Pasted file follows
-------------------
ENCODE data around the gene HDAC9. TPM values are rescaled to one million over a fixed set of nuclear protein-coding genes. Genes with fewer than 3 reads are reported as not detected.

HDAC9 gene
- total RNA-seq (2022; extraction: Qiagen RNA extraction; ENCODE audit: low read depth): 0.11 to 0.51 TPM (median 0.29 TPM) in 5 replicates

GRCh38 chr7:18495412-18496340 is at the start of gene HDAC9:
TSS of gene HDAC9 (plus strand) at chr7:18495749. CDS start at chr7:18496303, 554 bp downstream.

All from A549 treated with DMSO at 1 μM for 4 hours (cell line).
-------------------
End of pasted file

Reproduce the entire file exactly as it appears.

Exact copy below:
ENCODE data around the gene HDAC9. TPM values are rescaled to one million over a fixed set of nuclear protein-coding genes. Genes with fewer than 3 reads are reported as not detected.

HDAC9 gene
- total RNA-seq (2022; extraction: Qiagen RNA extraction; ENCODE audit: low read depth): 0.11 to 0.51 TPM (median 0.29 TPM) in 5 replicates

GRCh38 chr7:18495412-18496340 is at the start of gene HDAC9:
TSS of gene HDAC9 (plus strand) at chr7:18495749. CDS start at chr7:18496303, 554 bp downstream.

All from A549 treated with DMSO at 1 μM for 4 hours (cell line).